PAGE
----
PHYS 4421

Exotic and everyday Phenomena in the Macroscopic World

INSTRUCTOR: Predrag Cvitanovic'
TIME: Fall semester 2002, Tue, Thu 09:35-10:55 in Howey N209
TEACHING METHOD: Two lectures per week, homework sets, midterm and a final exam.
START: Tue, Aug 20 2002 in Howey N209


Continuum physics describes the macroscopic physical world around us, continuous and classical. The enormous progress of quantum physics in 20th century has almost eliminated this kind of physics from the core physics curriculum - still the modern developments in nonlinear science, biology, astrophysics, engineering demand increased mastery of its methodology. At the same time, new applications (biological fluids, plasmas, solid state physics, field theory) bring new perspectives into the subject, revealing the same fundamental principles underlying aspects of very diverse materials we deal with in the macroscopic world.

This course (new in GT curriculum) attempts to redress the balance. It offers a modern, unified introduction to the basic concepts and phenomenology of continuous systems.

The course is intended for physics, biomedical engineering, math, engineering and geophysics advanced undergraduates, starting graduate students. The mathematical prerequisites are modest and are developed further as the need arises. The course presupposes a knowledge of Newtonian mechanics and differential equations, with the equations of continuum mechanics derived from Newtonian particle mechanics. The basic concept is the concept of stress, valid for all continuous materials. The two tracks of the course are the two extremes in the world of continua: elastic solids (Hooke) and viscous fluids (Newtonian fluids). Emphasis is placed equally on intuition and formalism with the many examples from geophysics, astrophysics and other fields at the core of the presentation.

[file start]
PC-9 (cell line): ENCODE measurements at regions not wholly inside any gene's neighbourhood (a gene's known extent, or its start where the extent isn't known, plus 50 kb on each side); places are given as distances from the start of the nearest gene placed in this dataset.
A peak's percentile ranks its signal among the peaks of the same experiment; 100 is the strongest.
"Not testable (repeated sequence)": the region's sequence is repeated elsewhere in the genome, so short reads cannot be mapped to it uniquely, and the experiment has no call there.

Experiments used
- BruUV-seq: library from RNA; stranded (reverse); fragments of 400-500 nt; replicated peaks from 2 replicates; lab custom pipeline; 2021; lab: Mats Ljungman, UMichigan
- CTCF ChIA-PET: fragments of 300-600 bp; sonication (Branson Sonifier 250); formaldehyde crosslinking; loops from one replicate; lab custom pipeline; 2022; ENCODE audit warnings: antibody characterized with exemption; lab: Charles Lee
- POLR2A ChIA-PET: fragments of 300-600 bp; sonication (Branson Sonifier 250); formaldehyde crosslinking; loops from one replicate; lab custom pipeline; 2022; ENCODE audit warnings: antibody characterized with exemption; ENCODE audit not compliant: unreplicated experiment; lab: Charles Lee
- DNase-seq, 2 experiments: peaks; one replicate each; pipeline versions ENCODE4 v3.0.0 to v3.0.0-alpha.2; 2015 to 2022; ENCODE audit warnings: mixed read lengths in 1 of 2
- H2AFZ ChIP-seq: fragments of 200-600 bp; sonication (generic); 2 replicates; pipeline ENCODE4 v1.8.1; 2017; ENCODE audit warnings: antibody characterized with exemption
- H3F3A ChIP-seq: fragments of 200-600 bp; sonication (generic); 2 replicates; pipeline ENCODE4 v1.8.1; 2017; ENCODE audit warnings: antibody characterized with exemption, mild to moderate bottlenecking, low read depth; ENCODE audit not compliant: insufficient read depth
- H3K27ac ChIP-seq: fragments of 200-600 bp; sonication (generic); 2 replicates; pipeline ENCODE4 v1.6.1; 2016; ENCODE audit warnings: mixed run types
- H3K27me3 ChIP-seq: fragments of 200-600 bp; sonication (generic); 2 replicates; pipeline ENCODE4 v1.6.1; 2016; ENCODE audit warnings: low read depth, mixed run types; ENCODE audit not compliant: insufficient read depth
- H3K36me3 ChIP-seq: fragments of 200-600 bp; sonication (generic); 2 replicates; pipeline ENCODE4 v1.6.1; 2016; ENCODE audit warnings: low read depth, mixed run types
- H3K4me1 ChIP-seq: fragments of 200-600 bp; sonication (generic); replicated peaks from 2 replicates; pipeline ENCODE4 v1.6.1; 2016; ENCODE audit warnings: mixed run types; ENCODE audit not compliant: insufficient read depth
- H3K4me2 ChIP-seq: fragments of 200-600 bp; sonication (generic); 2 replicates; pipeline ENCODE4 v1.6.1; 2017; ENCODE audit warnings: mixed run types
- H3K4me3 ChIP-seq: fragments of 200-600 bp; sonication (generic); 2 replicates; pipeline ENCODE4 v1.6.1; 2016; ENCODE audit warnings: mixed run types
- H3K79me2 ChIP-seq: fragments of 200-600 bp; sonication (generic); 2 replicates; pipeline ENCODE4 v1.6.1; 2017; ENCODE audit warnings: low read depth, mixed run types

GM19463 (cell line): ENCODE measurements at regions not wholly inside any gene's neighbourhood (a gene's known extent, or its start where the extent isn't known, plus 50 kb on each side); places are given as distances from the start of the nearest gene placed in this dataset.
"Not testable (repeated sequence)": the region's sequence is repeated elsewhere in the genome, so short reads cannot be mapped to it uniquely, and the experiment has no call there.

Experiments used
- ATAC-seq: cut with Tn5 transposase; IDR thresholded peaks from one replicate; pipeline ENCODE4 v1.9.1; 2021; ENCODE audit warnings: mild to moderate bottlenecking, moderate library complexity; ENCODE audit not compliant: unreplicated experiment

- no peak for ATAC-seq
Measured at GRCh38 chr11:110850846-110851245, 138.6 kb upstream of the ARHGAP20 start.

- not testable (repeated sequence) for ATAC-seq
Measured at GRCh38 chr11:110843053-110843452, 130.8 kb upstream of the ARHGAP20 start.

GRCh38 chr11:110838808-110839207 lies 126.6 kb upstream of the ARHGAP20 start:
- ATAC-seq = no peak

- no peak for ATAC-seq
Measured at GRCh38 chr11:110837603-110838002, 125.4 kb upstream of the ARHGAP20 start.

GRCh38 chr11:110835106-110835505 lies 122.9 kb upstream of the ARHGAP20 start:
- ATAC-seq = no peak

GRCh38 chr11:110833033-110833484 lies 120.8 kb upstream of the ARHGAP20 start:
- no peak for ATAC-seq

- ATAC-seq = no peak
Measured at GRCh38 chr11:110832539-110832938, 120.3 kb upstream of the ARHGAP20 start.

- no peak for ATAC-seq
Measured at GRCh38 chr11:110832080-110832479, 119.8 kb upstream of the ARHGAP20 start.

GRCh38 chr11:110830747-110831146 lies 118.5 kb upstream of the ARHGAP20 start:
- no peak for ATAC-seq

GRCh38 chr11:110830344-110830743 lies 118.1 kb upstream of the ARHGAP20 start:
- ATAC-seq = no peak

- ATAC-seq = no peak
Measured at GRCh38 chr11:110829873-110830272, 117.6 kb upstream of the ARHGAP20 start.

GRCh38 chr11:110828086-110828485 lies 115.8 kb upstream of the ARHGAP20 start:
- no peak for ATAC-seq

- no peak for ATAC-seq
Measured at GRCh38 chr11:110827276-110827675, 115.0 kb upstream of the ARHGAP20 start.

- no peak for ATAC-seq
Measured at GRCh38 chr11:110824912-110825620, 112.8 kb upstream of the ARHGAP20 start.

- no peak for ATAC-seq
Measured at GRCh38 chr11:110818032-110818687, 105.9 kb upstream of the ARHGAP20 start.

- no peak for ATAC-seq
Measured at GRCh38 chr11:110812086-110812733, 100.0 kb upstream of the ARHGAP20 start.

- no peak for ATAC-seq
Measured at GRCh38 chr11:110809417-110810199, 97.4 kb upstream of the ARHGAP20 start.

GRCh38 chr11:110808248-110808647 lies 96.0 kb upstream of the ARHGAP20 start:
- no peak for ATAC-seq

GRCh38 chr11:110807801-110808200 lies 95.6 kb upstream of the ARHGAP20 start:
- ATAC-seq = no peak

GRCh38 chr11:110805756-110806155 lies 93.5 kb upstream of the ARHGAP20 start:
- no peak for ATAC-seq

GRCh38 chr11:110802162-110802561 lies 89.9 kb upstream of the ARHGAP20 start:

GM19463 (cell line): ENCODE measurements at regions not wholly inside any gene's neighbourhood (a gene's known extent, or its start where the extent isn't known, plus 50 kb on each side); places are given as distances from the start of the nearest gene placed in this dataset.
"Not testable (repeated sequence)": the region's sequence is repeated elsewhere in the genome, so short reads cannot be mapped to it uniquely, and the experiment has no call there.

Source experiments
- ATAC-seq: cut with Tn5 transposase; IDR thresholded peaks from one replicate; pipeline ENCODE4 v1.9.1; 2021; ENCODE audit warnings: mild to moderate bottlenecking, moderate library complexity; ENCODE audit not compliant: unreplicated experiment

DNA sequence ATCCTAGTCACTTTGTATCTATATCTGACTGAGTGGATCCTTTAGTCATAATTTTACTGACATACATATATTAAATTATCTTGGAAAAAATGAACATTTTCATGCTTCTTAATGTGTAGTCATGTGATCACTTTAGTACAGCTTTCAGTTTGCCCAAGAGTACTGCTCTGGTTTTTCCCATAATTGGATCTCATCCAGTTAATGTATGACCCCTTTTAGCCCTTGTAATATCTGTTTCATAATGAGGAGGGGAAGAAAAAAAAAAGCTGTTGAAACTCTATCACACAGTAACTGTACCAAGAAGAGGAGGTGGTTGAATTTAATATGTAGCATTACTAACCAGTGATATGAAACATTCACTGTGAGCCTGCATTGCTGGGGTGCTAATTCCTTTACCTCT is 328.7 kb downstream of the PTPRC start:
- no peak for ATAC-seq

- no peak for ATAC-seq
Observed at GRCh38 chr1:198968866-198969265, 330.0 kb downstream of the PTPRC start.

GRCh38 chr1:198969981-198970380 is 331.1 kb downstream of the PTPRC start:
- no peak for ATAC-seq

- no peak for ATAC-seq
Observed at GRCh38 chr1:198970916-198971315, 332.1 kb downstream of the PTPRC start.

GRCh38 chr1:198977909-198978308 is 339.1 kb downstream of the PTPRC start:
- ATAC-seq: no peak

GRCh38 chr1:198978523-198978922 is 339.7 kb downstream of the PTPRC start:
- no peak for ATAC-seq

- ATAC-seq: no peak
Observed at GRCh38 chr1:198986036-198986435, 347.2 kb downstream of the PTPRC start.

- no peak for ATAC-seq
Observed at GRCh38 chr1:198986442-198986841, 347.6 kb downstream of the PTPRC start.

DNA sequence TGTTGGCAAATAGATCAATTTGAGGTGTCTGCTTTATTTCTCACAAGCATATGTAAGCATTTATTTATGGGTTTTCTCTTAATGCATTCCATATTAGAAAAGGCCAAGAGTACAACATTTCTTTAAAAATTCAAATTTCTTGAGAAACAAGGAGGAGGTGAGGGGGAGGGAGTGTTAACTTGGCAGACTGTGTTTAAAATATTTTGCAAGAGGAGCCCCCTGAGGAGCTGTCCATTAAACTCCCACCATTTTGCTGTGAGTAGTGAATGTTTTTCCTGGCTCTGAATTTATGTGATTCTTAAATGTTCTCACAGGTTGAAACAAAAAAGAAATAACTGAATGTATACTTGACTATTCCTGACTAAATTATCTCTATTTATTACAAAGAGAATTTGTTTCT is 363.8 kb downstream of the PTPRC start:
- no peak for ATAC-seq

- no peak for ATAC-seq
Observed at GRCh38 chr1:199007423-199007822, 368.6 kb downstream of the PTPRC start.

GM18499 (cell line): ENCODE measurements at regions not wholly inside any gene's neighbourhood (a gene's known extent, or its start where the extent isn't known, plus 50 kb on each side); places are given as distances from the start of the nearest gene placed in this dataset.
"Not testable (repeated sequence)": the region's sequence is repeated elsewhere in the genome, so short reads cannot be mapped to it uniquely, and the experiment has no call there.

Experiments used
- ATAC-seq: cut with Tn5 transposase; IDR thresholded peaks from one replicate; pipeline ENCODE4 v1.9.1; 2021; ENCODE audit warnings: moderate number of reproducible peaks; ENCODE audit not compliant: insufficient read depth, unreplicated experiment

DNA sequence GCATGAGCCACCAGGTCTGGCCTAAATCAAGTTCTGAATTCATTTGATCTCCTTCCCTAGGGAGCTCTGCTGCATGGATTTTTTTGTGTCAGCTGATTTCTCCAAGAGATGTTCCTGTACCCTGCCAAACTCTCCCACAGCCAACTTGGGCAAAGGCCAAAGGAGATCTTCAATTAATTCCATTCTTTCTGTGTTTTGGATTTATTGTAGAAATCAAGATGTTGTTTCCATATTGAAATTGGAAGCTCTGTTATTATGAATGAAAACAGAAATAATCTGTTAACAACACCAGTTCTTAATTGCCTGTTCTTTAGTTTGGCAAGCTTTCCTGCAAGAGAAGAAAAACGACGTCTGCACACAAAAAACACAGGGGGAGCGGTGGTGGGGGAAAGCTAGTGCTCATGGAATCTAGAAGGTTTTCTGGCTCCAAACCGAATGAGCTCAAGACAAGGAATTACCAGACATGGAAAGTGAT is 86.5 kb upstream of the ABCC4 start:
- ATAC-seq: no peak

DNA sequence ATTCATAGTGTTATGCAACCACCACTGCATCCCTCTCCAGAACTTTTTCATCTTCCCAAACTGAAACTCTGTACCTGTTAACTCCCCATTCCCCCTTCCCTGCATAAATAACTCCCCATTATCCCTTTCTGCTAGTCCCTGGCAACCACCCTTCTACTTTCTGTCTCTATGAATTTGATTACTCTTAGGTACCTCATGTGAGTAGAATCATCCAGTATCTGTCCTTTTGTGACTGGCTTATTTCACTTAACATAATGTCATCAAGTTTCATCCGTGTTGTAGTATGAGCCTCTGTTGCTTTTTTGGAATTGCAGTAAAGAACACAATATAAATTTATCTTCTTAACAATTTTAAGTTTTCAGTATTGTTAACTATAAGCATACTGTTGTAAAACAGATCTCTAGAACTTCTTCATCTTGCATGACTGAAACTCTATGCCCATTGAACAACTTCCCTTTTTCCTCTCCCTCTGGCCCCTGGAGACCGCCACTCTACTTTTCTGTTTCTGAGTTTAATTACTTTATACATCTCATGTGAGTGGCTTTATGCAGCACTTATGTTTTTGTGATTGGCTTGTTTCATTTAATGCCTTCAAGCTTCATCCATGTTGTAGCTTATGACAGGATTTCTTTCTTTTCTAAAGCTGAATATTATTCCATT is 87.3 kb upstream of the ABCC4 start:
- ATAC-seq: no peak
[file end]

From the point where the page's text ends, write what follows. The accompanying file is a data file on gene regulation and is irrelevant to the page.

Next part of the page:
TEXT: B. Lautrup
Continuum Physics, Exotic and everyday Phenomena in the Macroscopic World

This textbook (to be published in 2003 by the Institute of Physics) is perhaps the only modern advanced undergraduate introduction into the subject. The author has kindly agreed to make the current version available to the students in this course. Have a glance at the few sample chapters that give the flavor of the content and the style:

Chapter 5: Buoyancy
Chapter 21: Whirls and vortices

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last revised July 17 2002 -- Predrag Cvitanovic',